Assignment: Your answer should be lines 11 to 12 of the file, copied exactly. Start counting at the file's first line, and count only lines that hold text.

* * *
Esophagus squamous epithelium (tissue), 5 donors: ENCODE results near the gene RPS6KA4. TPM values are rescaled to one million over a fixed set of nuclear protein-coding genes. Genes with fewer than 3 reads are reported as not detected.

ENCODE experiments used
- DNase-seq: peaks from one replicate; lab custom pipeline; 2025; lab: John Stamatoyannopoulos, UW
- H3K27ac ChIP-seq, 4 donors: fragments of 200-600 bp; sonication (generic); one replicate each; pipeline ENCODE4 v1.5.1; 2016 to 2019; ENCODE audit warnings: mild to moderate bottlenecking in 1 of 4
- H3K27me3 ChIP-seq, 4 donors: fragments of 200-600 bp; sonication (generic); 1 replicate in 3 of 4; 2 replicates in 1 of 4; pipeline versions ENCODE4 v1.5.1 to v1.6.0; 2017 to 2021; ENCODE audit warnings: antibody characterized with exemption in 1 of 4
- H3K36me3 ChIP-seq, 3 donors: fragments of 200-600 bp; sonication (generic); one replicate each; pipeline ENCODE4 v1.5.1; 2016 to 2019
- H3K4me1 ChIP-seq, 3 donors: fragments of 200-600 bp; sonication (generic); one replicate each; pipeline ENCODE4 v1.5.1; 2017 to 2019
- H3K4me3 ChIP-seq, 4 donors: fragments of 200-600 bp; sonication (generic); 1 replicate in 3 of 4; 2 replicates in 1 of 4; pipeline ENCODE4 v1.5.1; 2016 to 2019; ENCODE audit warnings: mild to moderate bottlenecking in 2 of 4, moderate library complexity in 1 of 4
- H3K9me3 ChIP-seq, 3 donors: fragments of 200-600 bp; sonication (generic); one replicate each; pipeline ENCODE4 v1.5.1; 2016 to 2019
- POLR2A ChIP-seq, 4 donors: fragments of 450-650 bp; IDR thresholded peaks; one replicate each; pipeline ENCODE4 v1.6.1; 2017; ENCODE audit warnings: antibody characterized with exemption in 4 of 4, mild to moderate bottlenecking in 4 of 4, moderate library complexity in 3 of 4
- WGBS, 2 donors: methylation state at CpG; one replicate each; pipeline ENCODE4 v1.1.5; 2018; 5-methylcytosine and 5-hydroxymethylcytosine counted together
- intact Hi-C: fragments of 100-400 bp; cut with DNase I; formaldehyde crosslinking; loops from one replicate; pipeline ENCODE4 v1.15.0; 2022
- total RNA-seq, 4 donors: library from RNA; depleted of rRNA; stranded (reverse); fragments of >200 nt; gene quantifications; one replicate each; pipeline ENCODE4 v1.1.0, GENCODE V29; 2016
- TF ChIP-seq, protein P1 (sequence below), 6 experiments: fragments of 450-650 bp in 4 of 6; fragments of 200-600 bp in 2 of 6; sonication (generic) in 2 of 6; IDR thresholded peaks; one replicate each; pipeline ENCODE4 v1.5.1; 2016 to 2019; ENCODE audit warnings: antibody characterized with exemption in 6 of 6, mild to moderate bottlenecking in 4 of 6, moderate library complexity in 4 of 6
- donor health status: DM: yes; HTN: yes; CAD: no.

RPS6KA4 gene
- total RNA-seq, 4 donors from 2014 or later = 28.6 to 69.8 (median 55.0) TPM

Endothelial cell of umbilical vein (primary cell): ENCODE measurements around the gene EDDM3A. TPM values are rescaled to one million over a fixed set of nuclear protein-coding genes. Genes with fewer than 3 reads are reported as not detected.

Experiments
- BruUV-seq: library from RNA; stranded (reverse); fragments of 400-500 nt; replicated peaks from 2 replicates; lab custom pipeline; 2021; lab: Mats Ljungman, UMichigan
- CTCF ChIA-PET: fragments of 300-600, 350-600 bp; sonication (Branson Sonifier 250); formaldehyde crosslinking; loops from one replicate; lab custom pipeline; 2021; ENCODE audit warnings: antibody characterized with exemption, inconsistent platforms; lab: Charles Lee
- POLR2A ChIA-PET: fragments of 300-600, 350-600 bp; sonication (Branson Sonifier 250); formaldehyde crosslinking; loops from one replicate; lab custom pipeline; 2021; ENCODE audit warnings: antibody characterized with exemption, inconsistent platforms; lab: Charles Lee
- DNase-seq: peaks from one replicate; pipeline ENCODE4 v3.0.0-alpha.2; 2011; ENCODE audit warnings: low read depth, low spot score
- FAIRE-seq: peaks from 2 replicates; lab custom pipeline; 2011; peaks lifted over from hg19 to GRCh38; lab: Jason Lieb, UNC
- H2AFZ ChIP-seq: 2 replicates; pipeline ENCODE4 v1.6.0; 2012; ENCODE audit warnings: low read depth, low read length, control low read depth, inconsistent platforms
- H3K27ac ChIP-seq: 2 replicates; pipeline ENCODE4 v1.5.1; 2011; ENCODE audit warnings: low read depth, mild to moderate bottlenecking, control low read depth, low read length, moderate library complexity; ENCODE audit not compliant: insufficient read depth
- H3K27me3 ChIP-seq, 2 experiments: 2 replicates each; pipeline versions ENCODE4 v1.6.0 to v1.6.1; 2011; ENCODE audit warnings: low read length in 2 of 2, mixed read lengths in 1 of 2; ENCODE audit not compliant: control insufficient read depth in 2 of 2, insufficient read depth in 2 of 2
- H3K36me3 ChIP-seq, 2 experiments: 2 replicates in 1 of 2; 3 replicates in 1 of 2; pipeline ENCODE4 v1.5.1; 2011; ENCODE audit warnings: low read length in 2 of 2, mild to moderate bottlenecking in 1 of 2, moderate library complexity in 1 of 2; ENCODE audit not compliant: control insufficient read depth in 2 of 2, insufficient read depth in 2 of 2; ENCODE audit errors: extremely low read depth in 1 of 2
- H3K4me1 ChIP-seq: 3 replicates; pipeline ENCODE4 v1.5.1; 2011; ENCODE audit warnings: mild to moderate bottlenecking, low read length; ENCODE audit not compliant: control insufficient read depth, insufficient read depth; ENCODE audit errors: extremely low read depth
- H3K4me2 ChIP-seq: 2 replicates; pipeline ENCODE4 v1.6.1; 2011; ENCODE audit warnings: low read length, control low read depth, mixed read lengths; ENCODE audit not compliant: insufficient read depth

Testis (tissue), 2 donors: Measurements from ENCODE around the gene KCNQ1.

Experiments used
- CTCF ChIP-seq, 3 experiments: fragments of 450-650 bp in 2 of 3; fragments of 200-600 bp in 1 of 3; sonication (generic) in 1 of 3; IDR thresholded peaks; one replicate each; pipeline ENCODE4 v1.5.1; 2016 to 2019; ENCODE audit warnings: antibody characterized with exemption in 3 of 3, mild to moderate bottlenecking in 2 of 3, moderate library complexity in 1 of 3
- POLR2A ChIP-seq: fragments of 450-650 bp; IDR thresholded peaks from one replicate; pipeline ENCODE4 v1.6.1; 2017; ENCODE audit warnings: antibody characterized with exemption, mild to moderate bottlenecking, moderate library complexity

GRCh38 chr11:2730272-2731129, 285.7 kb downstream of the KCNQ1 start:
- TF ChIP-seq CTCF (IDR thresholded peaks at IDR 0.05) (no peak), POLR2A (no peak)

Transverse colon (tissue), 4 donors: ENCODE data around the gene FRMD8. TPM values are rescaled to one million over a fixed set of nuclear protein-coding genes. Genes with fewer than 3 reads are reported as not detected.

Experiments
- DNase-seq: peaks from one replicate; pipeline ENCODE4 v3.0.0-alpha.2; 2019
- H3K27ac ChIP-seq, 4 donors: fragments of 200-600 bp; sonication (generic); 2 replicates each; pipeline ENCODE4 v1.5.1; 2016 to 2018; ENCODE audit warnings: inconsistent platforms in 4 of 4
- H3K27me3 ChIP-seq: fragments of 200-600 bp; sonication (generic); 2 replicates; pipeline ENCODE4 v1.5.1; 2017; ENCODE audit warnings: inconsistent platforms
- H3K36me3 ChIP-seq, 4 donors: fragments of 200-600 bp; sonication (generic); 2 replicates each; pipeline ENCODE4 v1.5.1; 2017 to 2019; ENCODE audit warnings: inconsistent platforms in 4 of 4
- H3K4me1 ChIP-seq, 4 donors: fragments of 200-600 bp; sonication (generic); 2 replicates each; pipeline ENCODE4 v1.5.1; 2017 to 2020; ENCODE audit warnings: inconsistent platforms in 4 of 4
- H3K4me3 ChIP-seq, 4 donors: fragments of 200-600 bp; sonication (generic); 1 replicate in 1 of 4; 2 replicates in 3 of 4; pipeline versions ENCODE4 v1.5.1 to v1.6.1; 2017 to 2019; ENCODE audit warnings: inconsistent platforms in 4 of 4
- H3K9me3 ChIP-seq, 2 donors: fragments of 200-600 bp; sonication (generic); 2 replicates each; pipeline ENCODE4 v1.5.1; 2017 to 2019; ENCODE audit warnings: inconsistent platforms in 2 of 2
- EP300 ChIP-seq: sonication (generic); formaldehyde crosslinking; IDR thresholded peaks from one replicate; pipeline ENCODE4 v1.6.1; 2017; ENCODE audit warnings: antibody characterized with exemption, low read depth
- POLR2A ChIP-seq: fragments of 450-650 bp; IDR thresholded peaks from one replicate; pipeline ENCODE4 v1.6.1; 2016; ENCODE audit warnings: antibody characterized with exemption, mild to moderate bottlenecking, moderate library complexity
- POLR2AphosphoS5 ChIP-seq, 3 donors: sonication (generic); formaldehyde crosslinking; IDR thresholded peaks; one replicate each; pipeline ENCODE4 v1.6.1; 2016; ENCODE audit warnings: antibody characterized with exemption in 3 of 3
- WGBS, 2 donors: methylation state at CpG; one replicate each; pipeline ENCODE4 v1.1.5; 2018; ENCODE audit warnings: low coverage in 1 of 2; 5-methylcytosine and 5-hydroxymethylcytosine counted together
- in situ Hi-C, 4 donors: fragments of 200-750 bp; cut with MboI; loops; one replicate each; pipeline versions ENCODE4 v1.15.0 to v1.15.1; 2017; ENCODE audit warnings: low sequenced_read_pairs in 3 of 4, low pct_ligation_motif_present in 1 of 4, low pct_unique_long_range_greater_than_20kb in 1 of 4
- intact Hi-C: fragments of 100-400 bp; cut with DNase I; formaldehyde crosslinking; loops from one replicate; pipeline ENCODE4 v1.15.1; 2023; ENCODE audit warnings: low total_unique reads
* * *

- WGBS, 2 donors: methylation state at CpG; one replicate each; pipeline ENCODE4 v1.1.5; 2018; 5-methylcytosine and 5-hydroxymethylcytosine counted together
- intact Hi-C: fragments of 100-400 bp; cut with DNase I; formaldehyde crosslinking; loops from one replicate; pipeline ENCODE4 v1.15.0; 2022